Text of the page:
Knowledge, Attitude and Practice towards Tuberculosis and its Treatment in Qassim Region, Saudi Arabia: A Cross-sectional Study
Mohammed Saif Anaam1, 2, Mohammed Alshammari1, Saeed Alfadly1, 3, Saud Alsahali1, *, Ahmad Almutairi1, Ibrahim Alanazi1, Meshal Alhatlani1, Fahad Alotaibi1, Abdulfattah Alhazmi4, Fawaz Alharb5
Identifiers and Pagination:Year: 2023
E-location ID: e18749445265585
Publisher ID: e18749445265585
Article History:Received Date: 08/06/2023
Revision Received Date: 19/09/2023
Acceptance Date: 04/10/2023
Electronic publication date: 26/10/2023
Collection year: 2023
open-access license: This is an open access article distributed under the terms of the Creative Commons Attribution 4.0 International Public License (CC-BY 4.0), a copy of which is available at: https://creativecommons.org/licenses/by/4.0/legalcode. This license permits unrestricted use, distribution, and reproduction in any medium, provided the original author and source are credited.
Tuberculosis (TB) remains a major public health concern worldwide and is considered one of the leading causes of death globally. Presently, TB control remains a global struggle, despite a decline in the percentage of cases. In Saudi Arabia, the annual incidence rate of TB is 12 per 100,000 individuals. Although TB incidence has decreased in the country, it has not been fully controlled. Awareness and public education are important in preventing the spread of TB. The objective of this study is to evaluate the knowledge, attitudes, and practices (KAP) regarding TB and its treatment within the community, while also examining potential gender differences in KAP.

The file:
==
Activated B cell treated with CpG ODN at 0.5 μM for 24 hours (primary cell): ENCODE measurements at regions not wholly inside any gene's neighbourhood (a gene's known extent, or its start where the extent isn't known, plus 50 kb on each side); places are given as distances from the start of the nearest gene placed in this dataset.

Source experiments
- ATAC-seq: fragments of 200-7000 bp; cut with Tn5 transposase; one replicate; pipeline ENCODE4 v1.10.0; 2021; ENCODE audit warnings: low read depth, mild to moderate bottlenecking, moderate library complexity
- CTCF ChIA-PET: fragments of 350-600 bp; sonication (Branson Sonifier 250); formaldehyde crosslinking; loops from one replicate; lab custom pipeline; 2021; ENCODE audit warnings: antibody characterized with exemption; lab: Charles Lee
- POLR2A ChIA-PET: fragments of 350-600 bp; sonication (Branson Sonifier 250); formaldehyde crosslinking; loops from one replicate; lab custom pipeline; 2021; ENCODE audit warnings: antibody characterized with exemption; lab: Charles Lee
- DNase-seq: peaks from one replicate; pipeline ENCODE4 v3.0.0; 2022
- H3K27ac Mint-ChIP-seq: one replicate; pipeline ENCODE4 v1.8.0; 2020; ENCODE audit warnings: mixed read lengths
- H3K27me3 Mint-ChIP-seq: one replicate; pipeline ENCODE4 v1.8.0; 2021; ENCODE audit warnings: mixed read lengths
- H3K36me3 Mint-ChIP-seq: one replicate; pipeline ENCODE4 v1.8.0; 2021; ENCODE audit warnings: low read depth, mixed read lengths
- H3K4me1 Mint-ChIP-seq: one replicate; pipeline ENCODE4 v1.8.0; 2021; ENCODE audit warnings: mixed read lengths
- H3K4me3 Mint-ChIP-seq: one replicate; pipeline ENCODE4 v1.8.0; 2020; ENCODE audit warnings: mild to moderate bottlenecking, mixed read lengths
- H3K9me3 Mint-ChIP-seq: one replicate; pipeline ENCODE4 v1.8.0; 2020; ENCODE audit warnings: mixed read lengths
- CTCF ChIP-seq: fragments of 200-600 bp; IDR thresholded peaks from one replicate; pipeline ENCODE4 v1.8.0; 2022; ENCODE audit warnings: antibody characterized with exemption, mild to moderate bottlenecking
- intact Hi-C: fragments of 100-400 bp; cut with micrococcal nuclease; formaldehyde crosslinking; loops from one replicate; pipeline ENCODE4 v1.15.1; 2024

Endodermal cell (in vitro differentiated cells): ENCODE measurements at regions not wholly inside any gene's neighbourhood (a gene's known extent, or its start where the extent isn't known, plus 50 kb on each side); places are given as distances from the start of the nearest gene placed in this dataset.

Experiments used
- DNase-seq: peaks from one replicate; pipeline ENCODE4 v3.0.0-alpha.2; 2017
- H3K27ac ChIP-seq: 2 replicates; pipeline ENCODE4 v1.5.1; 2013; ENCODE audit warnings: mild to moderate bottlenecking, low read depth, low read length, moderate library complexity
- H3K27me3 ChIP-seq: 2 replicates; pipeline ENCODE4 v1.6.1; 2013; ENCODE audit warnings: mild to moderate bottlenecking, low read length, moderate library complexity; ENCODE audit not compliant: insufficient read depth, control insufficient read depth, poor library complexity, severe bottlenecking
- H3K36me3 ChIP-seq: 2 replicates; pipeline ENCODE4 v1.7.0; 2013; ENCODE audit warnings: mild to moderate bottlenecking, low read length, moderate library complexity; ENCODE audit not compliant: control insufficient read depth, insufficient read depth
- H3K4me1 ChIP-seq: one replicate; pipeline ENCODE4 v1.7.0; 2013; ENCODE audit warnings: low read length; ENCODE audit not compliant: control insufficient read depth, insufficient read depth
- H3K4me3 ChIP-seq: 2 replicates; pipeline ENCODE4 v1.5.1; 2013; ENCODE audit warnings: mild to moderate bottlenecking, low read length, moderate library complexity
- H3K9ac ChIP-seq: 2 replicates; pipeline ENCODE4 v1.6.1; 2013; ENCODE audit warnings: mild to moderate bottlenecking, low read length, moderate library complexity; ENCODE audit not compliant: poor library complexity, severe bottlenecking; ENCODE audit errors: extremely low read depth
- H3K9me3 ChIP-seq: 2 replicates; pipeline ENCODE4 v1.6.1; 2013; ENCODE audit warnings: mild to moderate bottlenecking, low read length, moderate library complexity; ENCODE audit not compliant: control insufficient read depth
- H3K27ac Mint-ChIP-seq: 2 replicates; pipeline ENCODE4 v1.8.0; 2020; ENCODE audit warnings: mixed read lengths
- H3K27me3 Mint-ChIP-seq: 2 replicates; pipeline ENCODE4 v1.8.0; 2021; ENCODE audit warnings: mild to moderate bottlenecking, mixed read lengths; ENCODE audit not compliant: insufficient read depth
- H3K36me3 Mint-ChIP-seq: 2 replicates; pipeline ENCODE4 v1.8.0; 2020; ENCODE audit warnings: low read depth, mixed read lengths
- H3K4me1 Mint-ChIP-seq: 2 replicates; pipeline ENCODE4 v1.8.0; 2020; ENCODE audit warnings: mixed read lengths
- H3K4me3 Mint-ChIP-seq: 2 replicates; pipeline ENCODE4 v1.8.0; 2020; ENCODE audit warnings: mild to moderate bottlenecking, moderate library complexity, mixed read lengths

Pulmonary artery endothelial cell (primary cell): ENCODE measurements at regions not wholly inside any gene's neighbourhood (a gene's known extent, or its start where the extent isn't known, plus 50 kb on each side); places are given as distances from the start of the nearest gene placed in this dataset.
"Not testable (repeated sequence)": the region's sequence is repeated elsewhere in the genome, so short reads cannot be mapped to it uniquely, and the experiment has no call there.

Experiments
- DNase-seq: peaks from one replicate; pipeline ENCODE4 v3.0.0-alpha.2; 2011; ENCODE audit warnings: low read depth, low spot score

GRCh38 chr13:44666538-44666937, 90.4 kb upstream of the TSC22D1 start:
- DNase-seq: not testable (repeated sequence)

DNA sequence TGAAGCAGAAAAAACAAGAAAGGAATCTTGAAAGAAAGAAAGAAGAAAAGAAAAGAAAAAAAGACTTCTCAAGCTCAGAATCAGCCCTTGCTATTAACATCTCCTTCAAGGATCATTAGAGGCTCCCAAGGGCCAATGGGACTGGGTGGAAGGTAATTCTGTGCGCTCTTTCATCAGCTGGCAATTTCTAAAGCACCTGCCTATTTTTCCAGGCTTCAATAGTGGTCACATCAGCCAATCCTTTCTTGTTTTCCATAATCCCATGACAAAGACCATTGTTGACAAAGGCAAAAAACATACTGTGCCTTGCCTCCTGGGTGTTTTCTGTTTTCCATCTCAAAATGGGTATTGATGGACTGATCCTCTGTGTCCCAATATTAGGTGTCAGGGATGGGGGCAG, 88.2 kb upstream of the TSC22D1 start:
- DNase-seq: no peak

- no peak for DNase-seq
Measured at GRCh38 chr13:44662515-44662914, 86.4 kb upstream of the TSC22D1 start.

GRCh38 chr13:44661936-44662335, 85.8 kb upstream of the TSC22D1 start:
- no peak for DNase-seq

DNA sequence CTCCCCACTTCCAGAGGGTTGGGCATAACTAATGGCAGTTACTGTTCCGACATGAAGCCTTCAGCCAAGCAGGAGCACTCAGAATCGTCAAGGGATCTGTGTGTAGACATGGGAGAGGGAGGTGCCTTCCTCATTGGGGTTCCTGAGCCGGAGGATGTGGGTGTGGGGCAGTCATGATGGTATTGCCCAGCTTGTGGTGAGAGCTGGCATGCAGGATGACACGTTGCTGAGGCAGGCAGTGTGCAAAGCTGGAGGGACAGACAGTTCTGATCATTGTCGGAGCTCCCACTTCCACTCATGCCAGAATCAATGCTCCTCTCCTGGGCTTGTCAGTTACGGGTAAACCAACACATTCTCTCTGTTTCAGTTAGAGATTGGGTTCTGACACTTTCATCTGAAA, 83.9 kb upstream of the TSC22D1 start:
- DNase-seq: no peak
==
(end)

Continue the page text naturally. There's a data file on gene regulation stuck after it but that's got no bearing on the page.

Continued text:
A cross-sectional survey was carried out online among the general population in the Qassim Region of Saudi Arabia, and statistical analysis was performed using multivariate logistic regression, chi-square, and t-tests.
A total of 450 participants were included in the study; 71.6% of respondents were males, and most of the respondents (71.3%) had a high level of education. Slightly more than half (55.3%) of the respondents have a good level of knowledge. The total percentage of people who have positive attitudes is 46.7%. Within gender, analysis shows that about 48.4% of males and 42.2% of females have a positive attitude. The total percentage of people who have a good practice is 82.4%. Within gender, analysis shows that females (91.4%) have a good practice compared to males (78.9%). The multivariate logistic regression analysis showed that having a family history of TB was independently associated with a higher level of knowledge, whereas younger age was associated with a positive attitude. On the other hand, gender and education were independently associated with the practice.
The knowledge and attitude towards TB among the targeted population were generally moderate, with slightly higher levels of knowledge observed among females. Furthermore, a positive trend of good practices was observed within the study population, particularly among females